? Rep. Don Sherwood (R-Pa), who had a five year affair with a woman 35 years his junior. She later charged that Sherwood had assaulted her several times. He eventually settled for what AP reported was about $500,000. Among those who supported Sherwood during his primary re-election were Sen. Rick Santorum (R-Pa.), one of the leaders of the conservative coalition who in November 2005 said that "Compassionate Conservatism relies on healthy families," and President George W. Bush who went to northeastern Pennsylvania to help raise funds for Sherwood. However, in the general election of November 2006, Sherwood was defeated for a fifth term.
? Rep. Vito Fossella Jr. (R-N.Y.), who, as a first term congressman with a 100 percent voting approval record from the Christian Coalition, was morally outraged at Bill Clinton’s personal conduct. A decade later, he was arrested for drunken driving in May 2008. Upon intense media scrutiny, he also admitted that while still married he had fathered a girl, now four years old, with an Air Force congressional liaison officer who was the woman who came to his assistance the night of his DUI arrest. After six terms, Fossella chose not to run for a seventh term.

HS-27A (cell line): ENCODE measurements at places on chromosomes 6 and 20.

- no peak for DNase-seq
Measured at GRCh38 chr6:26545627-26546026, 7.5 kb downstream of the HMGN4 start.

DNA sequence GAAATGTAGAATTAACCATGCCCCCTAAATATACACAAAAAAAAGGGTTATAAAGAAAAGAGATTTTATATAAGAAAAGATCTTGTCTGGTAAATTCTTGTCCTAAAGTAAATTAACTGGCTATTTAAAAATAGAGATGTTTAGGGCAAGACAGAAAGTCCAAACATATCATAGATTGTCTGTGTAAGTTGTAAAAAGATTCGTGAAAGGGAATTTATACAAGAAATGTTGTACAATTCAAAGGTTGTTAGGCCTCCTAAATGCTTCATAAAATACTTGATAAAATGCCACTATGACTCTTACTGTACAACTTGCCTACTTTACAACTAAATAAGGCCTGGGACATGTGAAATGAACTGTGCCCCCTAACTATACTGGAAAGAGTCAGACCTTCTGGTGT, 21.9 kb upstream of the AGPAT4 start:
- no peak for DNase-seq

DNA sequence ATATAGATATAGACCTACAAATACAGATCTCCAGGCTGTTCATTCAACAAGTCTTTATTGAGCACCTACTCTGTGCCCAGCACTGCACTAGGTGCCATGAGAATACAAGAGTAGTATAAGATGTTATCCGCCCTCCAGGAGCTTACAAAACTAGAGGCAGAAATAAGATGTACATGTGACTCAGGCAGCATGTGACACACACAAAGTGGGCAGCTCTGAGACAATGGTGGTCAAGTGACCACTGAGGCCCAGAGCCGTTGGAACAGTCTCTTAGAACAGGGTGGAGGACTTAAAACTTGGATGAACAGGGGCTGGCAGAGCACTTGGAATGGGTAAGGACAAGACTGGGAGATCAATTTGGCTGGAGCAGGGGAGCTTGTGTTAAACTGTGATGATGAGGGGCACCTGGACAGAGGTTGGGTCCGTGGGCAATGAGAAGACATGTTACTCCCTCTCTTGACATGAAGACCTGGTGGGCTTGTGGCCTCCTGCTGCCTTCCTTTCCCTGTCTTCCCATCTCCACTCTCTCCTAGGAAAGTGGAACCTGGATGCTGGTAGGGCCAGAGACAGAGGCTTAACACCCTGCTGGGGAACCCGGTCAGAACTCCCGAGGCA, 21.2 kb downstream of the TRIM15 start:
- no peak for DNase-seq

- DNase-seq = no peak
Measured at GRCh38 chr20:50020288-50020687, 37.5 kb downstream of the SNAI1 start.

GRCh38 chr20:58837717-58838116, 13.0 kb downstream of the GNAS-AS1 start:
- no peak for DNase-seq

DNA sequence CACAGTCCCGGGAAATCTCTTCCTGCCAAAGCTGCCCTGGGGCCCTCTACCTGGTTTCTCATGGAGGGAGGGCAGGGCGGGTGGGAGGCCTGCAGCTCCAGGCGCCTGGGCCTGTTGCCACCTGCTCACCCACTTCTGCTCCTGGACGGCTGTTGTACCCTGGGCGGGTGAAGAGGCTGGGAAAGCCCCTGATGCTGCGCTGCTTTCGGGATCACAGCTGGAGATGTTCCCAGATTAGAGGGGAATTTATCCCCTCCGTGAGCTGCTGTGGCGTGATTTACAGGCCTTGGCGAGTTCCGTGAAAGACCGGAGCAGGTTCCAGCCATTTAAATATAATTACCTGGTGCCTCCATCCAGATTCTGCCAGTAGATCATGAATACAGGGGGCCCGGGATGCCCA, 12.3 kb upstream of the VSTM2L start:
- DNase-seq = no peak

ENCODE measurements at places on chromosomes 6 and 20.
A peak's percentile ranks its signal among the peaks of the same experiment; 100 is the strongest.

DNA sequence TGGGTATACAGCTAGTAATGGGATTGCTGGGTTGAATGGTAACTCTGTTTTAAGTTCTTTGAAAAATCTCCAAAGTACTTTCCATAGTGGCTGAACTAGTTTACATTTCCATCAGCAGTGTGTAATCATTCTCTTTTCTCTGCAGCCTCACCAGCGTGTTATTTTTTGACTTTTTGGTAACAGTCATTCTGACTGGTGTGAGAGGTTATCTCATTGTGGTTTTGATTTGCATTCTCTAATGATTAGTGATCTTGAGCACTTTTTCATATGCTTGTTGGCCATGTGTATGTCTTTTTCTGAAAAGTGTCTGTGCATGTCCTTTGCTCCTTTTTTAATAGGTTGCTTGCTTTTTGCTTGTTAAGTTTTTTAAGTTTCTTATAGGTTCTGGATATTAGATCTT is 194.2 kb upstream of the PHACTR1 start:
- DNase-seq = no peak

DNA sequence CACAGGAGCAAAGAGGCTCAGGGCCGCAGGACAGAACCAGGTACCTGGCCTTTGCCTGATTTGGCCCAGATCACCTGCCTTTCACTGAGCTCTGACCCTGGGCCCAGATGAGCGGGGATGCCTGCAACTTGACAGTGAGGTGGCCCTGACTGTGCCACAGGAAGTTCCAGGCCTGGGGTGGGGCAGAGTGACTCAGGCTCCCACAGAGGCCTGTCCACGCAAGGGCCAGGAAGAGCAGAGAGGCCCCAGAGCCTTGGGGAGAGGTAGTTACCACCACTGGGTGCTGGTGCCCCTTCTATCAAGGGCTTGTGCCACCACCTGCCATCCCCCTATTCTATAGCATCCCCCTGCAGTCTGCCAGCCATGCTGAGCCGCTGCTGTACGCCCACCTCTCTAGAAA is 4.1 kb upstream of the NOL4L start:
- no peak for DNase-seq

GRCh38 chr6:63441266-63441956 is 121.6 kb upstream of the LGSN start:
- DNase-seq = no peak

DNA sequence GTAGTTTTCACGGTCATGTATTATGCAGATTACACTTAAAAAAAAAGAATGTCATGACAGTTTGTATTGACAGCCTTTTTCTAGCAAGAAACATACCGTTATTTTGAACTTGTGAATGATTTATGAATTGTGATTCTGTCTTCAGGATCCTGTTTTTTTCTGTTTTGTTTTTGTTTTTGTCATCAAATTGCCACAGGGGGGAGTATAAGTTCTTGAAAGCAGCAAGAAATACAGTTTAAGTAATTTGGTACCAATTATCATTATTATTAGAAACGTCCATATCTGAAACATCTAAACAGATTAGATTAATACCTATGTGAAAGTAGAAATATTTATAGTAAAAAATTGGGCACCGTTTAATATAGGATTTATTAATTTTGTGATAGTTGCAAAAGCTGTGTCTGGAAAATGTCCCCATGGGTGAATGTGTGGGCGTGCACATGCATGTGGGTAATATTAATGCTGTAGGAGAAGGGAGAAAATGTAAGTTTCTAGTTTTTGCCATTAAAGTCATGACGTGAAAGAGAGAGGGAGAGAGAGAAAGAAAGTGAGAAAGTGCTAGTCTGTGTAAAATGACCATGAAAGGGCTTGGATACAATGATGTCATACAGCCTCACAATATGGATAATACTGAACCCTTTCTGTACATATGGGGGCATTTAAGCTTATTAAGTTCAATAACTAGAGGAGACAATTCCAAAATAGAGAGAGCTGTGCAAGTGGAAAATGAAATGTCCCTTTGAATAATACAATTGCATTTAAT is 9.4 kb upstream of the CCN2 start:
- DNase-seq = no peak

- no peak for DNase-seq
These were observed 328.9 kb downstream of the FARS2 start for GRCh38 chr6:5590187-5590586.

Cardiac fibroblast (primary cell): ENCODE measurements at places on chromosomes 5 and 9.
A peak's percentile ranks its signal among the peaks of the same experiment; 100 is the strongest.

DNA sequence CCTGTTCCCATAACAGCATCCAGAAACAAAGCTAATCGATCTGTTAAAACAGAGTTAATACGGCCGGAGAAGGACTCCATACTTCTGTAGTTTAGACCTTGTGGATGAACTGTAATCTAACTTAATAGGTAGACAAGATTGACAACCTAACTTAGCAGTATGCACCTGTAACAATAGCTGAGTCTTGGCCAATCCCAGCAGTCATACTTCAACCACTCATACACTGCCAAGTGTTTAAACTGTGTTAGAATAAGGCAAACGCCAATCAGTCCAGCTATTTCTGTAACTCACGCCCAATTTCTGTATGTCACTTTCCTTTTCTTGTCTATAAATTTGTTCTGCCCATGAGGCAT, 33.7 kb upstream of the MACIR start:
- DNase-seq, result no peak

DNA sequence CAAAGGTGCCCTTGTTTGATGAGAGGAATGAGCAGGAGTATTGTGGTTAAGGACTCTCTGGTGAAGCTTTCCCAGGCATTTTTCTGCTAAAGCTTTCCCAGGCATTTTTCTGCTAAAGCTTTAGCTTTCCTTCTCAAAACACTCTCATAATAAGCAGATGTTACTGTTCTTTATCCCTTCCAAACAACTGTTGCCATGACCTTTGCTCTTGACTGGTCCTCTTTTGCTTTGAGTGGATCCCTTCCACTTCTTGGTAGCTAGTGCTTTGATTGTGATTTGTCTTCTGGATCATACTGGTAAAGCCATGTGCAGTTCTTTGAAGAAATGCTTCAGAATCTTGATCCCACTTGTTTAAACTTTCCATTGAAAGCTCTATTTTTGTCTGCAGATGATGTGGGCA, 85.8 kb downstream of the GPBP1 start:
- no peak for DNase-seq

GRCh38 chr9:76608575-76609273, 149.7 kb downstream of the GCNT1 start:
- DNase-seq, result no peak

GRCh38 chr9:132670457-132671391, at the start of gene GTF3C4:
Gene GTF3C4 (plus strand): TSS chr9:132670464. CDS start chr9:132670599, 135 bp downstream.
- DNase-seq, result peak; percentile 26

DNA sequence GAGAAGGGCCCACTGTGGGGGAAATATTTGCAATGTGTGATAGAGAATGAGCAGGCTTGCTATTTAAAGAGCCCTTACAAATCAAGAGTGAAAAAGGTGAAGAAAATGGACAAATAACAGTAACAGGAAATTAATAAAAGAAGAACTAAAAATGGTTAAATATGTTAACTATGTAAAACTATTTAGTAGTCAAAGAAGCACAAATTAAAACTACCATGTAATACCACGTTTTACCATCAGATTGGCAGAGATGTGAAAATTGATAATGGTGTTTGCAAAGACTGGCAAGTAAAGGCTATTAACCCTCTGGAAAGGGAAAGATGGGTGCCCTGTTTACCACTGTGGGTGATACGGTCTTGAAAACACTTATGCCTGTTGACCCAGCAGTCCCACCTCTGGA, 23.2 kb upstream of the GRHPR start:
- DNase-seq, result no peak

? Sen. John McCain (R-Ariz.), who had delivered a passionate plea to the Senate on why he planned to vote to convict President Clinton, citing legal issues. However, McCain had previously acknowledged his own several extramarital affairs in the 1970s, and had accepted the blame for the deterioration of his first marriage and estrangement from his children.
Add to the list of morally bankrupt Republicans:
? Five term Sen. Bob Packwood (R-Ore.) who resigned in September 1995, three years before the Clinton impeachment, after the bipartisan Ethics Committee unanimously recommended his expulsion following charges of sexual abuse and assault by 10 women, most of them either former staffers or lobbyists.